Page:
Scammers hijacking verified Twitter accounts to promote Elon Musk bitcoin scams


Scammers pretending to be Tesla Inc. Chief Executive Officer Elon Musk have been hijacking Twitter accounts to promote bitcoin scams.

Those behind the scam hijack verified accounts – those with a blue checkmark next to them, change the account name and bio to that of Musk and then promote a bitcoin giveaway that requires users to make a small bitcoin payment for a chance to win larger amounts.

The first versions of the scam appeared Nov. 5 with a new campaign starting Monday that saw verified accounts from politicians and corporations hijacked for the purpose.

Hacked accounts promoting the scheme included Farah menswear, the Australia office of IT consulting firm Capgemini, film production company Pathe and U.S. Rep. Frank Pallone Jr.

Verified accounts are the particular target as it’s seen as a way to trick users into believing that the tweets are real, a blue checkmark giving a veil of legitimacy versus an unverified account. In some cases, other hacked verified accounts posted that they’d received money from Musk, adding even more legitimacy to the scam.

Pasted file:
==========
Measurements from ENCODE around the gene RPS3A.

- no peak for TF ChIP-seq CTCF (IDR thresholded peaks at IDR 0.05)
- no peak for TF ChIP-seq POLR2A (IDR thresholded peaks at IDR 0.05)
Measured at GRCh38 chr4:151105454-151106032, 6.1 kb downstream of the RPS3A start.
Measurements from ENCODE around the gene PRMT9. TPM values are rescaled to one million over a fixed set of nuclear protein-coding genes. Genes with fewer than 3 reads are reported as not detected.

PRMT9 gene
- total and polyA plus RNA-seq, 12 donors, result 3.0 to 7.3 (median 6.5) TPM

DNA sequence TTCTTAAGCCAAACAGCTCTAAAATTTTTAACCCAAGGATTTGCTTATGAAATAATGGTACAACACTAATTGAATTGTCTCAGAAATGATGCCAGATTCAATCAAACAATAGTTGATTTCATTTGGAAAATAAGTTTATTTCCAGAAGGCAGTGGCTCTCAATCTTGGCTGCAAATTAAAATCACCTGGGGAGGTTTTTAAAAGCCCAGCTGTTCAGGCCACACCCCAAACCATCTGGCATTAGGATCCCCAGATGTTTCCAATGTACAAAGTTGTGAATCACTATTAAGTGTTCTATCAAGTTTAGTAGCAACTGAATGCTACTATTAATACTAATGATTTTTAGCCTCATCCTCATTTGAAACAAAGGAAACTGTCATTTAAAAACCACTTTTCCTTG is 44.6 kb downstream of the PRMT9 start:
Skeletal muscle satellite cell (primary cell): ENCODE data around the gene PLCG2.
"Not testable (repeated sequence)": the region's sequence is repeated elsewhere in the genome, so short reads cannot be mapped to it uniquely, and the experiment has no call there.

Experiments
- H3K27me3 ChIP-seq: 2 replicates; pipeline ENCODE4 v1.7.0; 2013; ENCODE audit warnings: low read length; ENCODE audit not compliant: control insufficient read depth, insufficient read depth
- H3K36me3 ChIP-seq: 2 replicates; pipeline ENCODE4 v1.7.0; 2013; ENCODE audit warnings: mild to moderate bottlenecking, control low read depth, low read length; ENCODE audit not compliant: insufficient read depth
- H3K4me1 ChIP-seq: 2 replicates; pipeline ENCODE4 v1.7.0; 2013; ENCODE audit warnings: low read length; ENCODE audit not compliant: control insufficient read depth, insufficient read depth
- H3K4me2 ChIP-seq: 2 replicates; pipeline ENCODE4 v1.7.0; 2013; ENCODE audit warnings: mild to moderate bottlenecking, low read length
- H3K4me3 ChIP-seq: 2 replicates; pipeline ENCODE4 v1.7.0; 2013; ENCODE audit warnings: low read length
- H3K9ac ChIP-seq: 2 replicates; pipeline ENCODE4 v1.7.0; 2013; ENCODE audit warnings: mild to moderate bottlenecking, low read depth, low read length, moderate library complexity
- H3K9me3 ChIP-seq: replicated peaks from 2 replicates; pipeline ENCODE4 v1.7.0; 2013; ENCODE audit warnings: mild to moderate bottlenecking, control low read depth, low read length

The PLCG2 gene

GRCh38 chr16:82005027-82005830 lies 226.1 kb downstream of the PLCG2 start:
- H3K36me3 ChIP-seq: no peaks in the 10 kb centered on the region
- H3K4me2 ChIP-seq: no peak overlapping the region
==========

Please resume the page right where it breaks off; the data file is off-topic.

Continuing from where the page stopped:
There are also some reports that scammers paid to have the tweet promoted, further adding to the tweets having a perceived legitimacy by Twitter users.

The attacks seem to be somewhat successful, with The Next Web reporting that the bitcoin wallet used on the Capgemini account had received inward payments of around 2 bitcoin, worth approx. $12,000. In a previous Elon Musk themed Twitter scam, the scammers allegedly managed to trick users into handing over $180,000 worth of bitcoin before the scam was shut down.

In a statement, Twitter said that impersonating another user is against the social network’s rules and that it has been improving how it tackles cryptocurrency scams.

“Scammers are constantly changing their methods and it’s our job to stay on top of their movements, observe their actions and work to stay one step ahead,” Twitter said. “In most cases, our enforcement teams are detecting this activity and taking these down before they’re reported.”

Twitter also added that users can add two-factor authentication to reduce the chances of their accounts being hacked.

Image: Twitter/Archive.fo

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